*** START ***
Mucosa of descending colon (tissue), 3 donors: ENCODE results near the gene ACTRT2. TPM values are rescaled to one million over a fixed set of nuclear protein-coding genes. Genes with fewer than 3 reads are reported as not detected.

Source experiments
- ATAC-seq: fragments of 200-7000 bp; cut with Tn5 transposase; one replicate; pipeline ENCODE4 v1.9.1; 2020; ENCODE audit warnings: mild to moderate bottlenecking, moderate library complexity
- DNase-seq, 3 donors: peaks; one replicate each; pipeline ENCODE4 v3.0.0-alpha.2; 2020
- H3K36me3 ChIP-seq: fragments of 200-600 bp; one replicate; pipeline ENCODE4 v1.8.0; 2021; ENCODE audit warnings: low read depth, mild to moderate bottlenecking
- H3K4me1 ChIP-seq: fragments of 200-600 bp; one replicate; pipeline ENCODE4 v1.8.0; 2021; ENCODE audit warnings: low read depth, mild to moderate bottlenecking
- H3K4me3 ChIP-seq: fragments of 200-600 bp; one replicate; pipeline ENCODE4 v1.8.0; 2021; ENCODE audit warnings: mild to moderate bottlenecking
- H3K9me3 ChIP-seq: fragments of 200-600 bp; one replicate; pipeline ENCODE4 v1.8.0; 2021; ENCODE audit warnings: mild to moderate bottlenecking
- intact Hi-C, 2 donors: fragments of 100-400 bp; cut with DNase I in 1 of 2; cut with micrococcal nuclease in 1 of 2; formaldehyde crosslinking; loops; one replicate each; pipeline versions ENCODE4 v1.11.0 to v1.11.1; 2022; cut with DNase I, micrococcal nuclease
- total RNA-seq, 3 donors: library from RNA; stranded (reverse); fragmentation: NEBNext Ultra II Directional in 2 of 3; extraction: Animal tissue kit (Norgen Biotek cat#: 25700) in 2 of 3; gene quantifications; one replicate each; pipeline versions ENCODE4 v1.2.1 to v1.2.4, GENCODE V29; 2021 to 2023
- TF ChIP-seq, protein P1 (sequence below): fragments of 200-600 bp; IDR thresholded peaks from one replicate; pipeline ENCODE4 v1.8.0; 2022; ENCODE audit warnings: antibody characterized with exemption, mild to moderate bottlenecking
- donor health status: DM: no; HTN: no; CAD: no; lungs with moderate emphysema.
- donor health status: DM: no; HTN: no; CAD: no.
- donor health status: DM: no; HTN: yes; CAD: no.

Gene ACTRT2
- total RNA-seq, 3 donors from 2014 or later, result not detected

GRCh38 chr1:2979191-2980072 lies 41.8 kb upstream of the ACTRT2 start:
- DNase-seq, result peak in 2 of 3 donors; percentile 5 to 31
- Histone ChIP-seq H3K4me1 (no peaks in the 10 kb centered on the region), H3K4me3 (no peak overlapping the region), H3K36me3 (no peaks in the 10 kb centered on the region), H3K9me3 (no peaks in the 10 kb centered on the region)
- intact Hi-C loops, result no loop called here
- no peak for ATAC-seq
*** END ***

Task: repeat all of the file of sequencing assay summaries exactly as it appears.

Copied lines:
Mucosa of descending colon (tissue), 3 donors: ENCODE results near the gene ACTRT2. TPM values are rescaled to one million over a fixed set of nuclear protein-coding genes. Genes with fewer than 3 reads are reported as not detected.

Source experiments
- ATAC-seq: fragments of 200-7000 bp; cut with Tn5 transposase; one replicate; pipeline ENCODE4 v1.9.1; 2020; ENCODE audit warnings: mild to moderate bottlenecking, moderate library complexity
- DNase-seq, 3 donors: peaks; one replicate each; pipeline ENCODE4 v3.0.0-alpha.2; 2020
- H3K36me3 ChIP-seq: fragments of 200-600 bp; one replicate; pipeline ENCODE4 v1.8.0; 2021; ENCODE audit warnings: low read depth, mild to moderate bottlenecking
- H3K4me1 ChIP-seq: fragments of 200-600 bp; one replicate; pipeline ENCODE4 v1.8.0; 2021; ENCODE audit warnings: low read depth, mild to moderate bottlenecking
- H3K4me3 ChIP-seq: fragments of 200-600 bp; one replicate; pipeline ENCODE4 v1.8.0; 2021; ENCODE audit warnings: mild to moderate bottlenecking
- H3K9me3 ChIP-seq: fragments of 200-600 bp; one replicate; pipeline ENCODE4 v1.8.0; 2021; ENCODE audit warnings: mild to moderate bottlenecking
- intact Hi-C, 2 donors: fragments of 100-400 bp; cut with DNase I in 1 of 2; cut with micrococcal nuclease in 1 of 2; formaldehyde crosslinking; loops; one replicate each; pipeline versions ENCODE4 v1.11.0 to v1.11.1; 2022; cut with DNase I, micrococcal nuclease
- total RNA-seq, 3 donors: library from RNA; stranded (reverse); fragmentation: NEBNext Ultra II Directional in 2 of 3; extraction: Animal tissue kit (Norgen Biotek cat#: 25700) in 2 of 3; gene quantifications; one replicate each; pipeline versions ENCODE4 v1.2.1 to v1.2.4, GENCODE V29; 2021 to 2023
- TF ChIP-seq, protein P1 (sequence below): fragments of 200-600 bp; IDR thresholded peaks from one replicate; pipeline ENCODE4 v1.8.0; 2022; ENCODE audit warnings: antibody characterized with exemption, mild to moderate bottlenecking
- donor health status: DM: no; HTN: no; CAD: no; lungs with moderate emphysema.
- donor health status: DM: no; HTN: no; CAD: no.
- donor health status: DM: no; HTN: yes; CAD: no.

Gene ACTRT2
- total RNA-seq, 3 donors from 2014 or later, result not detected

GRCh38 chr1:2979191-2980072 lies 41.8 kb upstream of the ACTRT2 start:
- DNase-seq, result peak in 2 of 3 donors; percentile 5 to 31
- Histone ChIP-seq H3K4me1 (no peaks in the 10 kb centered on the region), H3K4me3 (no peak overlapping the region), H3K36me3 (no peaks in the 10 kb centered on the region), H3K9me3 (no peaks in the 10 kb centered on the region)
- intact Hi-C loops, result no loop called here
- no peak for ATAC-seq